Report from Portland

I'm back from the Great American Distillers Festival in Portland, OR, and now that I'm over my jet-lag I thought I'd start writing about it a bit. First things first, there was some good whiskey at the festival that I hadn't had a chance to taste before. So without further ado, my top five whiskies from the weekend:

1. W.H. Harrison Indiana Straight Bourbon - As a bourbon fan, I had to tip my had to this brand new bourbon out of Indiana that just hit the market and also just hit the nail on the head as far as making a delicious sippin' bourbon. The 80 proof straight bourbon was good neat, but the Governor's Reserve Barrel Proof version, with a dash of water added, was amazing at 115 proof. Lots of rye spice and being named after a U.S. President made this my favorite whiskey of the festival.

2. WhistlePig Straight Rye - In a room full of unaged liquors and six-month-old whiskeys this 10 year old rye stood out like an AARP member at a freshman dorm party. Age can do amazing things to whiskey though, and in the case of WhistlePig, 10 years, 100% rye, and 100 proof tastes just right. There's been plenty of press about WhistlePig, so I'll let you read the backstory here. The takeaway is that this is a darn-good rye that won't be around forever given the limited quantities available, so get your hands on a bottle and enjoy it.

3. Roughstock Montana Whiskey - Like WhistlePig, this one has received a good amount of press in the whiskey world, as the first commercially produced whiskey out of Montana in a long time (ever?). It has a great Montana pedigree, being made from Montana grown and malted barley, and according to the distiller Montana's climate works wonders for aging whiskey more quickly than other places. They don't give an age statement on the bottle, but I'm told it hits the 2 year minimum for a straight whiskey in a mix of full-size and quarter-sized barrels - a nice balanced approach that I like in style and in flavor. Roughstock even has a little spiciness that you normally associate with rye, but the distiller said that flavor also came from the barrels and the unique aging environment of Montana.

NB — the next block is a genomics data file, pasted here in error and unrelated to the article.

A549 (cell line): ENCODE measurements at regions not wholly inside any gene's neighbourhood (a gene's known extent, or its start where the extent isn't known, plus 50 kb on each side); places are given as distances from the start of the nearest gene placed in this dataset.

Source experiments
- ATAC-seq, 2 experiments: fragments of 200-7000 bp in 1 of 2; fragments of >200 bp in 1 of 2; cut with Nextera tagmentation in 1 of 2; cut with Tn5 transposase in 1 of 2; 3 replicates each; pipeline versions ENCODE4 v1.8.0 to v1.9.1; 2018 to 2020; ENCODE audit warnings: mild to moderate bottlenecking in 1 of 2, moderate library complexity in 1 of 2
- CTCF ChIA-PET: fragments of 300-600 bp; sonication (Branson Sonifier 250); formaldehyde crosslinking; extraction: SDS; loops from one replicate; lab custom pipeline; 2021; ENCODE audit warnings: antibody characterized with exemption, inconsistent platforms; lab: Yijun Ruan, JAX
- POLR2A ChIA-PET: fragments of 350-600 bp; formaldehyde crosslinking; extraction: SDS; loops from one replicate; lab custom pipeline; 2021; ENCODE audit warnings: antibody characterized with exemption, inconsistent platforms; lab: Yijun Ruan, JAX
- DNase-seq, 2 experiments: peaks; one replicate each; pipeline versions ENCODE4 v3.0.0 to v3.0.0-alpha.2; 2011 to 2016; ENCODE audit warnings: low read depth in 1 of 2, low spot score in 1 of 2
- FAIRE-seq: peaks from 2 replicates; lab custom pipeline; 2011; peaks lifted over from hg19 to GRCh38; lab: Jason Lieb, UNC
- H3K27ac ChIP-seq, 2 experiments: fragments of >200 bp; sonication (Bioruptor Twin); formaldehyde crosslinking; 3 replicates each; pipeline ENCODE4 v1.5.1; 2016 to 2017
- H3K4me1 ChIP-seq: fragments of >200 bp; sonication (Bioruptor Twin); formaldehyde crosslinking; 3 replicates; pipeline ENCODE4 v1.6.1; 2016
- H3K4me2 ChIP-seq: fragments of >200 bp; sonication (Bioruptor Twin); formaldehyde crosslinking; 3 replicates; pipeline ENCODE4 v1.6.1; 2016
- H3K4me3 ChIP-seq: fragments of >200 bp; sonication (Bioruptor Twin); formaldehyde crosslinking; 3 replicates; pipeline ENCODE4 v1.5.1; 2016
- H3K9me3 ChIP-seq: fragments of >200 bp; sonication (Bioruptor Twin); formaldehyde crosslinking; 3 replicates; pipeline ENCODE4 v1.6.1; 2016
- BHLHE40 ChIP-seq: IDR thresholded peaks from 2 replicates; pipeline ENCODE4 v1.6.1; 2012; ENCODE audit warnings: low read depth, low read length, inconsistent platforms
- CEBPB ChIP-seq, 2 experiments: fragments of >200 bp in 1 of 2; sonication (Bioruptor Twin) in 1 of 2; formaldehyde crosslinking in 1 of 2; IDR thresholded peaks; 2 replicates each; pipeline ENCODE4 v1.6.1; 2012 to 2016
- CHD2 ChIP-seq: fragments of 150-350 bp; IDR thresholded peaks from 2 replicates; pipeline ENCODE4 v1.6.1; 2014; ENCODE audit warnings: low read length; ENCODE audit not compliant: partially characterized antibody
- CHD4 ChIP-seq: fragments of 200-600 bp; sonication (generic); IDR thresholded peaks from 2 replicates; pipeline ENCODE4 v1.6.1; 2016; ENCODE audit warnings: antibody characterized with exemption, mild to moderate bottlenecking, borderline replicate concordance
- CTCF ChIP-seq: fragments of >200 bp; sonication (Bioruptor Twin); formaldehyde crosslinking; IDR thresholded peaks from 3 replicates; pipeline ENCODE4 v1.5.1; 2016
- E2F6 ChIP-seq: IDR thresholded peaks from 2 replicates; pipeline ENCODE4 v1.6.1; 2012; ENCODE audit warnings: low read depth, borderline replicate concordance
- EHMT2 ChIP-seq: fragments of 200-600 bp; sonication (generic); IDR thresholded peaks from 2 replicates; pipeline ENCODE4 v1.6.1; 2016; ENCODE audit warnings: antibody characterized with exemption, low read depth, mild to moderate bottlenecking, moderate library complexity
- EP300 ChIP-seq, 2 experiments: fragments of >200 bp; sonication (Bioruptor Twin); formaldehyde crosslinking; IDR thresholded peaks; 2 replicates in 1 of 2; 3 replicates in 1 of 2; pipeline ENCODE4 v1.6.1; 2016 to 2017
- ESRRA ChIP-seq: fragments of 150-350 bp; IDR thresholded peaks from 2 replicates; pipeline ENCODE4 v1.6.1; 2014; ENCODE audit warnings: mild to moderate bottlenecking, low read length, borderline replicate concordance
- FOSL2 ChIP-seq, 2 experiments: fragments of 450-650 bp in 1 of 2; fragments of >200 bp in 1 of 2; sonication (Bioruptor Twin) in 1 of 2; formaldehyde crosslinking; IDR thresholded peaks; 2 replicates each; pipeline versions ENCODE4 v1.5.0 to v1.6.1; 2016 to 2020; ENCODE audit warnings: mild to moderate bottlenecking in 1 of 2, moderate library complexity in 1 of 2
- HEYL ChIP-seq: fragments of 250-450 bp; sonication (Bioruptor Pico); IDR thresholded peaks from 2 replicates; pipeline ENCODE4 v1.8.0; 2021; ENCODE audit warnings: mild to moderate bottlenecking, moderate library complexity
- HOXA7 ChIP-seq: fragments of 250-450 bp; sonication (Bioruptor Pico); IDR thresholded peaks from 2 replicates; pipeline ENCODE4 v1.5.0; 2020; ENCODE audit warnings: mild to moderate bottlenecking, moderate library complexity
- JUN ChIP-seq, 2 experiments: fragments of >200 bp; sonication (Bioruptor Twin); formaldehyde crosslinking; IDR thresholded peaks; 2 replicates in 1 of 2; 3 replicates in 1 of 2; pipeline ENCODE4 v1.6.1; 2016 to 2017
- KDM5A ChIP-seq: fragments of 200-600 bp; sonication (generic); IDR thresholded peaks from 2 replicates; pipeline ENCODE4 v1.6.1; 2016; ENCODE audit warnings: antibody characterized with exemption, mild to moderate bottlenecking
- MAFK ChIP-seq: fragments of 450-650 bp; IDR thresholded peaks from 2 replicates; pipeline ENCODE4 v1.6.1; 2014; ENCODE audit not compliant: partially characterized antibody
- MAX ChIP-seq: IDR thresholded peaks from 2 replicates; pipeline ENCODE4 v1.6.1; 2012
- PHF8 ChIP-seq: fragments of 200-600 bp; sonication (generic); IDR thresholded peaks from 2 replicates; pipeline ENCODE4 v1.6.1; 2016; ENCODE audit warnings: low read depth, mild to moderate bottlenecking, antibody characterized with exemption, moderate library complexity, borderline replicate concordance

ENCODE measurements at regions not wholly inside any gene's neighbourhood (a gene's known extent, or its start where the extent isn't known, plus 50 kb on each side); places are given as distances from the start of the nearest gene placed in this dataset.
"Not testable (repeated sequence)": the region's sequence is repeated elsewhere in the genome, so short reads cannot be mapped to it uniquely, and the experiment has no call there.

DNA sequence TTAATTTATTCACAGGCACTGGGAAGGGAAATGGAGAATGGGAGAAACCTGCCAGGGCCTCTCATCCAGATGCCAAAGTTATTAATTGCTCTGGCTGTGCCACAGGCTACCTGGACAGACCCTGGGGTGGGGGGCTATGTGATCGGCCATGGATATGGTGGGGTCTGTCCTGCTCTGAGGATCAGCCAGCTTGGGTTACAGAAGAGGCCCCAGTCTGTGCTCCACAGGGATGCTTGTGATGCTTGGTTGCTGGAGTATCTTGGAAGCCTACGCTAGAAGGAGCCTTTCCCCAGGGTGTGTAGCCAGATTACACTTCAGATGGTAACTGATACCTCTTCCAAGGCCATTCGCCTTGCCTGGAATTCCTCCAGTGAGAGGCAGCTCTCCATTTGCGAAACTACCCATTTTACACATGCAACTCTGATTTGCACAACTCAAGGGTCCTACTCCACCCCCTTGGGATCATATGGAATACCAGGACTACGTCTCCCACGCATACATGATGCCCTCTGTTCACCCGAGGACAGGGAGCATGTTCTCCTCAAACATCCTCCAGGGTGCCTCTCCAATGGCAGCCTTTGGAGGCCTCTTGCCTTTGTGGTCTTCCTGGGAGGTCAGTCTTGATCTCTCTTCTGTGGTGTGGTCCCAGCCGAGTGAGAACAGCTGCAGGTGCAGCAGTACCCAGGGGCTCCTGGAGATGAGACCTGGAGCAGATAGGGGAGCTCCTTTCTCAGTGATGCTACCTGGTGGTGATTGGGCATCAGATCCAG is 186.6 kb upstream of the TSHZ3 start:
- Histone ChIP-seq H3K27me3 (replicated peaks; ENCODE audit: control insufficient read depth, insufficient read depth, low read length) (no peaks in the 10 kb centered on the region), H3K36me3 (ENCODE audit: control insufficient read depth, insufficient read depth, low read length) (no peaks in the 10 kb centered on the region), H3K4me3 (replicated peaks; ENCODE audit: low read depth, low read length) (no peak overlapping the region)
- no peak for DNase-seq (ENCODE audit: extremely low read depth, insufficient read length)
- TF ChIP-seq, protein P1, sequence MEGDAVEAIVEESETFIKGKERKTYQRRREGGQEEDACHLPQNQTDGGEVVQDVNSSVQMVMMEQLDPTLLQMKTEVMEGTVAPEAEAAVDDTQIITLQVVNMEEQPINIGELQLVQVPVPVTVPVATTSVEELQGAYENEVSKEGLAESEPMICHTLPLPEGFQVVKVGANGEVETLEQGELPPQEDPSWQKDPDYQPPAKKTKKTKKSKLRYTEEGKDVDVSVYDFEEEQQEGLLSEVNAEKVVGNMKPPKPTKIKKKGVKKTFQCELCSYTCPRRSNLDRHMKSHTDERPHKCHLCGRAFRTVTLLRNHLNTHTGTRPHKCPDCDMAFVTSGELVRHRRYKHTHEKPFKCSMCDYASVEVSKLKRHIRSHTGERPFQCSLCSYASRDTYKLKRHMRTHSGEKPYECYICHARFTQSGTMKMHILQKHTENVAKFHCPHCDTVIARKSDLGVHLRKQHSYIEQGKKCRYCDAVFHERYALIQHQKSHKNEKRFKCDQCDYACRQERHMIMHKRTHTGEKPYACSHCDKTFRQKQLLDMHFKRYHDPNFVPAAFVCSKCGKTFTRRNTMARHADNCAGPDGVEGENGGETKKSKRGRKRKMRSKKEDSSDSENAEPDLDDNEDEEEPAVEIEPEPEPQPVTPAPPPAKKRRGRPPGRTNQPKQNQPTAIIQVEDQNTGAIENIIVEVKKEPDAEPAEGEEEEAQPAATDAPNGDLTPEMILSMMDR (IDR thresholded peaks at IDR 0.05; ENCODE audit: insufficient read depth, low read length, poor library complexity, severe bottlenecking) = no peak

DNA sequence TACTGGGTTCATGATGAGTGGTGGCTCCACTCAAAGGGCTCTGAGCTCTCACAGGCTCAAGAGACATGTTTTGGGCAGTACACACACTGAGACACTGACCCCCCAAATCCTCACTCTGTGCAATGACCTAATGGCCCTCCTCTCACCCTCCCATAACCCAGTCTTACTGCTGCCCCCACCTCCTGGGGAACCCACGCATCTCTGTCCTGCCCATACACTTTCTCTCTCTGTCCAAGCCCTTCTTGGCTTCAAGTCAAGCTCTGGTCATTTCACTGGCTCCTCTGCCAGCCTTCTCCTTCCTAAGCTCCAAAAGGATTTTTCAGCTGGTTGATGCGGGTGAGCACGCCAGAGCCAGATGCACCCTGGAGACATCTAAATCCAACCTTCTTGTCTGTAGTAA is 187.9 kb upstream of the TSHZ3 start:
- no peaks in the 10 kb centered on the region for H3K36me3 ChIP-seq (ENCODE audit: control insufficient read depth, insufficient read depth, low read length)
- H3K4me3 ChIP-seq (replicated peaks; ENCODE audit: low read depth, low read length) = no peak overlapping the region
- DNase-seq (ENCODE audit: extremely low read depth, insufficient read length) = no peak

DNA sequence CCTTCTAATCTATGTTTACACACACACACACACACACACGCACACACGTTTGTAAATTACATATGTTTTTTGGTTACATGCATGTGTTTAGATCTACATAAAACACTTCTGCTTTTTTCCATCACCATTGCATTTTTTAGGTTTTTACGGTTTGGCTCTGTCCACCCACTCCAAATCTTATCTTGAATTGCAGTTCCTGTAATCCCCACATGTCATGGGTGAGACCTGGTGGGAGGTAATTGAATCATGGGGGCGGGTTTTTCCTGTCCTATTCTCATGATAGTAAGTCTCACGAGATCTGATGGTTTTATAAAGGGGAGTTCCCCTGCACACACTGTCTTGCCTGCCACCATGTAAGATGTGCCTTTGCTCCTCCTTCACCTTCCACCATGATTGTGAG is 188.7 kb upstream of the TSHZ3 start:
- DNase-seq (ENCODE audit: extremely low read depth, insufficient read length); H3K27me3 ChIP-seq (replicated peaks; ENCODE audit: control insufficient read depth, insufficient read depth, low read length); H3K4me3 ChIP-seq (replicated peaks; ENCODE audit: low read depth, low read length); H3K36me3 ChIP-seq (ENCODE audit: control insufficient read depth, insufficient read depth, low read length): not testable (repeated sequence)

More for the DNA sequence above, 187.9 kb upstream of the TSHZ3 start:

4. Whipper Snapper Whiskey - As the tongue-in-cheek name implies this whiskey is a young one. A blend of 79% corn and 21% barley spirits with an average time-in-barrel of around one year. Even at a young age, this was my favorite of all the 'local' Washington & Oregon whiskeys I tasted over the weekend. It had a nice, drinkable flavor to it with plenty of grain taste shining through.

5. Baby Blue Corn Whiskey -This take on corn whiskey from Waco, Texas' Balcones Distillery rounds out my top five. I tasted it both straight and in a cocktail (The Curio Plum) made by Lara Nixon of Austin, TX. At first I thought it was a very well done white dog, but it turns out they do age it for a short time in small oak barrels. It's Texas' first legal whiskey since Prohibition and possibly the only whiskey in the world made from blue corn. It's certainly unique, but not a bad drink if you're looking for something different or something that screams Texas.

I also have to give honorable mentions to some other solid whiskeys I had a chance to taste such as Rogue's Dead Guy Whiskey, a mediocre whiskey given the price, but largely available nationwide, unlike many of these; Stone Barn Brandyworks Hard Eight Unoaked Rye which I'm pretty sure is sold out and is only available near Portland when it's not; and Downslope Distilling's Double Diamond Whiskey which is only available to the public at their Colorado distillery (if you're there try the rums too, they're the real stars).

In my next couple posts I'll clue you in on a few of the great non-whiskey drinks I tasted over the weekend and share a few cool cocktail recipes I picked up.